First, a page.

A place that you should venture towards are the Happy Isles. This easy hiking area is one stop off of the road and takes you along a beautiful creek. You can walk along the various bridges and enjoy the sights.
Another cool place to check out is Mirror Lake. If you stop at Happy Isles there is even a hike you can take to it (about 3 miles). In the spring the Lake is apparently quite the sight given its ability to reflect the beautiful landscape. In the summer though, the lake was pretty dry. If you go there you can take beautifully ironic pictures just like me! At any rate, it is a stark reminder of just how dry California has been these last few years. And no matter where you go in the Yosemite Valley, you will find beautiful scenery.
Finally, in case you were worried about having to rough it out there in the valley, this is probably the most accessible part of Yosemite. There are locations by the lodges that have food and normal restrooms. Let’s call Yosemite Valley, Yosemite Lite. It’s still a great experience with poignant visuals, but you don’t really have to rough it like you would anywhere else. Next time I’ll bring things back to the town of Mariposa and mention how it served as our base of operations for the entire Yosemite experience.
And I’m back… my posting hiatus is over. I come bearing a deeper tan and a variety of bug bites. This past weekend I had the opportunity to visit the great Yosemite National Park for the first time. Coincidentally, today just so happens to be the 100th anniversary of the National Park Service. If I told you that I planned this trip to take advantage of such a notable occasion, I’d be lying. It honestly just worked out that way. I’ll definitely take the increased relevance, however.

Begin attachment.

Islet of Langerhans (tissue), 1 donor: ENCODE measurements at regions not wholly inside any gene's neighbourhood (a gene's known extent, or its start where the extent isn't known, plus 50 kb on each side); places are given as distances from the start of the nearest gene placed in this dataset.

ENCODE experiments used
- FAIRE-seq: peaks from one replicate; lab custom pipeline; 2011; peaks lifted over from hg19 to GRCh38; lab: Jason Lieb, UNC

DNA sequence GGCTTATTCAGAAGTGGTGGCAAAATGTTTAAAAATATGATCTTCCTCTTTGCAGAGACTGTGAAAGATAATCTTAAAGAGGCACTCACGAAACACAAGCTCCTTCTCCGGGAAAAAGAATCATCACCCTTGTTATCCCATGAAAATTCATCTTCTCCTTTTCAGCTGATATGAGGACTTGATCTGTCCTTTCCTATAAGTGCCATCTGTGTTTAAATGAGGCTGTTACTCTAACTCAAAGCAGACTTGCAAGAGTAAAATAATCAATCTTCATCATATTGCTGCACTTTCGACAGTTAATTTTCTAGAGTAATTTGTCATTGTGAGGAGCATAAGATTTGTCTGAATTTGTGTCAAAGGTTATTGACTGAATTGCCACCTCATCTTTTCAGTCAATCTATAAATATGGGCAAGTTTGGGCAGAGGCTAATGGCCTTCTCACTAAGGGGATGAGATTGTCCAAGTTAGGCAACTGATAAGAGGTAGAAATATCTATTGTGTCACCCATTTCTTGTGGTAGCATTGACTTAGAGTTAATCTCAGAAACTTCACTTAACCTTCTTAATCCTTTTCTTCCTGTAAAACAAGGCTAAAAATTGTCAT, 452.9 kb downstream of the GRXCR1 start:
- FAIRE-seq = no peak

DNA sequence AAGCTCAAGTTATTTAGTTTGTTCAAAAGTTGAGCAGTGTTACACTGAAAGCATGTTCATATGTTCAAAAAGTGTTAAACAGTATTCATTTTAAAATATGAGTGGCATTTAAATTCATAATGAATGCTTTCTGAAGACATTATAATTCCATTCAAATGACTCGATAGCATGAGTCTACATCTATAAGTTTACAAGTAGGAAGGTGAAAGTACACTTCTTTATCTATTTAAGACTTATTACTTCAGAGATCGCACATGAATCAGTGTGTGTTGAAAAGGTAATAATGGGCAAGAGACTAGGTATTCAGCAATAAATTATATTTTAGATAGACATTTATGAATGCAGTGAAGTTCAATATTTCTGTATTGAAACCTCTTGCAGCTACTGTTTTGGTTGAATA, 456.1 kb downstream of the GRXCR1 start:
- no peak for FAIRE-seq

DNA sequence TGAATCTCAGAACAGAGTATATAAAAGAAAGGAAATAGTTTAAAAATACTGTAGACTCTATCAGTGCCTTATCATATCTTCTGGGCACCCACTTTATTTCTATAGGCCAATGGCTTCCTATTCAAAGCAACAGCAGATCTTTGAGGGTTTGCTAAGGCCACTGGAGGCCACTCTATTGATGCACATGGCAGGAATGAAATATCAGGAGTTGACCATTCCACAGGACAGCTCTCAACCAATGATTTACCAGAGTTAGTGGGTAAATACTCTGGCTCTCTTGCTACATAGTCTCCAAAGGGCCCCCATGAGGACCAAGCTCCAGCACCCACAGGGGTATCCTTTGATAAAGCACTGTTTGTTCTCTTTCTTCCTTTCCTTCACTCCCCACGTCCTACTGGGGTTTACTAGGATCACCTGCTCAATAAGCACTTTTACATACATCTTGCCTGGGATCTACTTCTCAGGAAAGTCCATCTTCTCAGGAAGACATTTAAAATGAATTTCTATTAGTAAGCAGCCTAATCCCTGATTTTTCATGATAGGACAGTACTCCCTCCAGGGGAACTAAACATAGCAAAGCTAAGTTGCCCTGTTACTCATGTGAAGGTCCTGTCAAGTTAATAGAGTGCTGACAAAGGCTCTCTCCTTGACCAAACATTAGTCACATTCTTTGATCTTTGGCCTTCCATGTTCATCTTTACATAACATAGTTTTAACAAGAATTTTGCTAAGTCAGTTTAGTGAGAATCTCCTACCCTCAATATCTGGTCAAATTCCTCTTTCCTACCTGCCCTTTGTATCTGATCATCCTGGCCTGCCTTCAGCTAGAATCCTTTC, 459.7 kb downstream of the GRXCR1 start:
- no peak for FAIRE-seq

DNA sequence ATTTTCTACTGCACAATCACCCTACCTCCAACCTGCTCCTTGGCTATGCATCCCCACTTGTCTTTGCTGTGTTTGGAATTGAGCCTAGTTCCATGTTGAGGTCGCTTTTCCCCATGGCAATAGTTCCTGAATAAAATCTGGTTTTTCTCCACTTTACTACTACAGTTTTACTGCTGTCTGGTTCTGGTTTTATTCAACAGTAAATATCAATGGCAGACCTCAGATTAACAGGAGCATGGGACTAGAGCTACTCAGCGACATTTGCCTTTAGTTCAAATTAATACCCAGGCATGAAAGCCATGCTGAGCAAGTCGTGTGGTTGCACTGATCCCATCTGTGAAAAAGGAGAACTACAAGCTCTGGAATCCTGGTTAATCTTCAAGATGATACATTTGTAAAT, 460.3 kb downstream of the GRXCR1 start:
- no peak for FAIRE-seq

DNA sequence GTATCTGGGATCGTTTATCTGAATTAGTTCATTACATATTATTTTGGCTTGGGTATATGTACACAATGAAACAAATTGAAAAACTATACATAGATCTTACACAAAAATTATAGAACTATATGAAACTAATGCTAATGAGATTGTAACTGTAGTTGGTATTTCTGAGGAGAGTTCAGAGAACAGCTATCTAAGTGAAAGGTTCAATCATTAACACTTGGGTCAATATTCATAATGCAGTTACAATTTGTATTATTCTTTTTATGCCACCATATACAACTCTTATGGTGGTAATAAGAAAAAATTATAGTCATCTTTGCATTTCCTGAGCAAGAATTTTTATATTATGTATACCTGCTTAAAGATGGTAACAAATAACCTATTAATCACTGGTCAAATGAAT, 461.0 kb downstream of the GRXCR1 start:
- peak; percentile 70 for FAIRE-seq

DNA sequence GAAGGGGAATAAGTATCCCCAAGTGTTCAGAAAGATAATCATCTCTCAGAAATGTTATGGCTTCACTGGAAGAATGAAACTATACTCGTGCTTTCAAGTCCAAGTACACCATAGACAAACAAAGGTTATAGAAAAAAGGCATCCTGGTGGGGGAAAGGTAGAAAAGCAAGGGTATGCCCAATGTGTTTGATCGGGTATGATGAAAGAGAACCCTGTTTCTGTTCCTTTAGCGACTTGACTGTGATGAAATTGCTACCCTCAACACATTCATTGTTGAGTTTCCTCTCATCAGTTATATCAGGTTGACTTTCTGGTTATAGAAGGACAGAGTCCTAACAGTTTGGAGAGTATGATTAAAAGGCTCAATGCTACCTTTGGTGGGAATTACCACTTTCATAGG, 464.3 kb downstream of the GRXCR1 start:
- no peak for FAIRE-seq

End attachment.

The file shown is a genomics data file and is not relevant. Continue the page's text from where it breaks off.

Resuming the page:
In a series of posts I’d like to share my experiences, because I feel like they can provide some good information for those interested in checking out Yosemite in the near future.
The first thing I have to tell you is: prepare to drive…or have someone drive you. My girlfriend and I found and stayed in a town, Mariposa, which is about an hour outside of the entrance to Yosemite. I’ll go into more detail about Mariposa and our accommodations in a subsequent post.
However, driving up to Mariposa from Los Angeles will probably require anywhere between 4.5 to 6.5 hours depending on traffic. You need to take the 5 and the 99 as well, highways known for their sometimes desolate stretches. The enjoyment of a drive of this duration is largely dependent on your company, the availability of snacks, and the song selections. I generally lucked out in all of the aforementioned categories. Nevertheless, if you are given the opportunity to have someone drive you, I feel as though copilot and passenger are the preferred positions for this stretch of the road.
Over the next few days I’ll go over the specifics of my trip, with the hope that maybe someone will replicate it and have as much fun as I did. Tomorrow I’ll focus on the dramatic and picturesque scenery of the Yosemite Valley.